In 2006 the gay indie film Drama-dy, Boy Culture made a big splash on the film festival circuit. Based on the novel Boy Culture, by pop culturalist and author Matthew Rettunmund, the movie tells the story of a very handsome, young gay male escort who for the sake of anonymity, goes solely by the name of “X.”
Soon, gays worldwide and the general audience as well, are in for a real treat as the movie’s creators have rebooted the film, transitioning it into a new series. Much of the cast and crew will return for Boy Culture, the series which takes place ten years later from where the story left off.
Portrayed by beautiful, boy-faced actor Derek Magyar, X walks the line of controlling his own narrative yet with a growing vulnerability as he realizes he is falling in love with one of his two roommates – Andrew, played by Darryl Stephens.
As X tries to manage his attraction to Andrew, he simultaneously breaks his own rules of keeping an emotional distance between himself and others – mostly the Johns who hire him for sexual trysts. Unexpectedly, he develops an unusually close, somewhat paternal relationship with one of his older clients. Add to that milieu, the second roommate is in love with X, and though they have a formidable friendship, X does not reciprocate a romantic interest.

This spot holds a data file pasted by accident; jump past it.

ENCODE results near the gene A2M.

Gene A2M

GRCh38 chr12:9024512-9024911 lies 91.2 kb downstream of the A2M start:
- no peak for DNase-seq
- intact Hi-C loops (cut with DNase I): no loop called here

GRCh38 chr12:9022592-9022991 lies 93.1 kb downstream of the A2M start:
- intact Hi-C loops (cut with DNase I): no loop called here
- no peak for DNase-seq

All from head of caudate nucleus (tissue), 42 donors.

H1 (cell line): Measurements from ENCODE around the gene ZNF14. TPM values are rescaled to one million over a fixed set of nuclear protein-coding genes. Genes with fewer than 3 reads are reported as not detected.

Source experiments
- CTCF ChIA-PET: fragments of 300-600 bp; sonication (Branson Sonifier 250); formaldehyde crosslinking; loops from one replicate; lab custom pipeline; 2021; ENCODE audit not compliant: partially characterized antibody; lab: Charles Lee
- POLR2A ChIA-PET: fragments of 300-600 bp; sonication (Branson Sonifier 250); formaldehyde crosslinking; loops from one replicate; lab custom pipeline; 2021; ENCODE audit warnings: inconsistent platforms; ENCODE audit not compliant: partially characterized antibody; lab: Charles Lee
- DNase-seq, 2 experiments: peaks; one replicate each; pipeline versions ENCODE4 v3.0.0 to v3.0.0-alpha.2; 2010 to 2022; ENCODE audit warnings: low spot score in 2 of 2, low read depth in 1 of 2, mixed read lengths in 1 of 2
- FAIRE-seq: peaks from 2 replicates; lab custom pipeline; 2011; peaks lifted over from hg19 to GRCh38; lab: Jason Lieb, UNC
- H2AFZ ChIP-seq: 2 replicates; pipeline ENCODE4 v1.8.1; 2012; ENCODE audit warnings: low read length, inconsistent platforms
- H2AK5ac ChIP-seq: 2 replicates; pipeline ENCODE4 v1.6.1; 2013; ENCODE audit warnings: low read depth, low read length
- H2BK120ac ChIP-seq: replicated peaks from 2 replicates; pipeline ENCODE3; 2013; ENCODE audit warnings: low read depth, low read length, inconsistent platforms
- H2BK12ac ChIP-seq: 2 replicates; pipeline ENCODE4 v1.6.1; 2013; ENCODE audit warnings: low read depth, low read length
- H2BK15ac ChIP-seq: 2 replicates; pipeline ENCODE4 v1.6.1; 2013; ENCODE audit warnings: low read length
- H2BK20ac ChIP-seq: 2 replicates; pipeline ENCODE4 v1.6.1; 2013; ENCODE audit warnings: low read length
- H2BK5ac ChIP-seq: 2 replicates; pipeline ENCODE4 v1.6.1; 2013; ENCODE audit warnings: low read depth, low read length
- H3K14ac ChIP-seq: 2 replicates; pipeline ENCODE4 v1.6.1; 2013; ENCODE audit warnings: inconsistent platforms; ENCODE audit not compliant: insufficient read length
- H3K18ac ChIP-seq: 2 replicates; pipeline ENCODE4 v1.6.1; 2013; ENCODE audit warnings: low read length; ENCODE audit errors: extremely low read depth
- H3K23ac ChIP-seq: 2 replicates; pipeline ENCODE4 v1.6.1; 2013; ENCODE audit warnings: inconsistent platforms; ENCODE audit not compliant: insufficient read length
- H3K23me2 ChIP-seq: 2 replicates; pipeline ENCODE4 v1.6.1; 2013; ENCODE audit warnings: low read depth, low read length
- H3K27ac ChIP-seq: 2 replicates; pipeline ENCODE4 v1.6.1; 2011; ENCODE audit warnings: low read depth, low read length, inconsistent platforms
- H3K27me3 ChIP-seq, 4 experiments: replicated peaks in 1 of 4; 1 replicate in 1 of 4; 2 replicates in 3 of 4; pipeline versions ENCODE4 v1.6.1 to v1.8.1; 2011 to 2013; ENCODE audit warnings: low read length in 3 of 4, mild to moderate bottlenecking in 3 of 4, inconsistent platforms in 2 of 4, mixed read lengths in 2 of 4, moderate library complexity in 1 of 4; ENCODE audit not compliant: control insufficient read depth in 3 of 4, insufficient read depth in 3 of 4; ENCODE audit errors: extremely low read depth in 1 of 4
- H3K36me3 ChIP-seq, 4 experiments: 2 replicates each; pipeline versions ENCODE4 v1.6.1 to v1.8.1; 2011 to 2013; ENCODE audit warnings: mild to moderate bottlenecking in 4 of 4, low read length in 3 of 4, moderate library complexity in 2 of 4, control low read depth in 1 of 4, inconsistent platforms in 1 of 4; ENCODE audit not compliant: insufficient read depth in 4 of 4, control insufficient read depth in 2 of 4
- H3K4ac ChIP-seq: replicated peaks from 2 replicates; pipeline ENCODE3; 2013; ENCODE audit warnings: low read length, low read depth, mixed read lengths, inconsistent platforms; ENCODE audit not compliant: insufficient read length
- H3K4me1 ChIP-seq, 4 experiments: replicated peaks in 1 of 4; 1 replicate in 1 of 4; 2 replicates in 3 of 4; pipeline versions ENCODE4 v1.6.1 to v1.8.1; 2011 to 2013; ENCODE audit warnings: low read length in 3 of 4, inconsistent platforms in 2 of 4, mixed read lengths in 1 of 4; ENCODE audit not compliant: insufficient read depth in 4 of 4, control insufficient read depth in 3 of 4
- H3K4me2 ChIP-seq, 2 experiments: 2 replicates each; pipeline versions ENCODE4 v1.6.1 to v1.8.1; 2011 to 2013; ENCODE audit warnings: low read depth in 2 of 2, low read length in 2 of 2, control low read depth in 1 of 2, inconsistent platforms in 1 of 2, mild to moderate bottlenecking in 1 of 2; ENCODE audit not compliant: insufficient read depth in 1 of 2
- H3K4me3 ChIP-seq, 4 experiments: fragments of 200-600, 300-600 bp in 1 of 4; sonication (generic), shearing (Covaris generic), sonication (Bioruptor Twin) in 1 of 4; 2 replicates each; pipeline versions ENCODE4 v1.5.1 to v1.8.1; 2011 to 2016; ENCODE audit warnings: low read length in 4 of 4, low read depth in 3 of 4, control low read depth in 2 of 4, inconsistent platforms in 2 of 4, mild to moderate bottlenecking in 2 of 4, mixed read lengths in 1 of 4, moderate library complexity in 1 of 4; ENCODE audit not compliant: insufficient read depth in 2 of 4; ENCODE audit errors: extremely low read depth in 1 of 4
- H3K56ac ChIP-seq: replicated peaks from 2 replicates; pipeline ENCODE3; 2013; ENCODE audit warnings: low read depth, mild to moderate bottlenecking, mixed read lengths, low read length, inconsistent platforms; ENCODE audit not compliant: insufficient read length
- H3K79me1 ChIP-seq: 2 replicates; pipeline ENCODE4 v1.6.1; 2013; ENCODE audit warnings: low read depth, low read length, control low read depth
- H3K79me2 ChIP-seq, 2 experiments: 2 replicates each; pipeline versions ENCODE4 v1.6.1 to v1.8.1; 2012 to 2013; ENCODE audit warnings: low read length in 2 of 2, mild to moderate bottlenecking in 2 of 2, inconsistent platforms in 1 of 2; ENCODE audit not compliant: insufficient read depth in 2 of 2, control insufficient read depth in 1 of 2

Boy Culture moves like a confessional, allowing X to share the emotional entanglements of his complex relationships, the most powerful of which exists between X and Andrew. Cinematically they are beautiful together on screen as they navigate through their Andrew’s litany of emotional baggage and prior life of heterosexuality.
As for the acting, Magyar and Stephens have organic sexual chemistry that does not feel forced in their scenes of intimacy. It never seems exploitive but rather romantic, with the angst of newness and the butterflies we have all experienced from that “someone special” who finally kisses your long awaiting lips.
Audiences responded well to Magyar as he portrayed smoldering X, with that sexy buzzed head, and steel blue Persian cat-shaped eyes. Stephens also shined in the film with his symmetrically perfect face (and bubble butt), showing a range and maturity as an actor. In Boy Culture, Stephens exudes a depth that elevates him beyond his formidable success in the lead role of “Noah” on the HBO series Noah’s Arc.
In an overall review of the film, Ronnie Scheib from Variety wrote, “A strong cast, formal visual style and cynical voiceover that propels the action help elevate this Seattle-set gay romp from the ranks of the stereotypical.”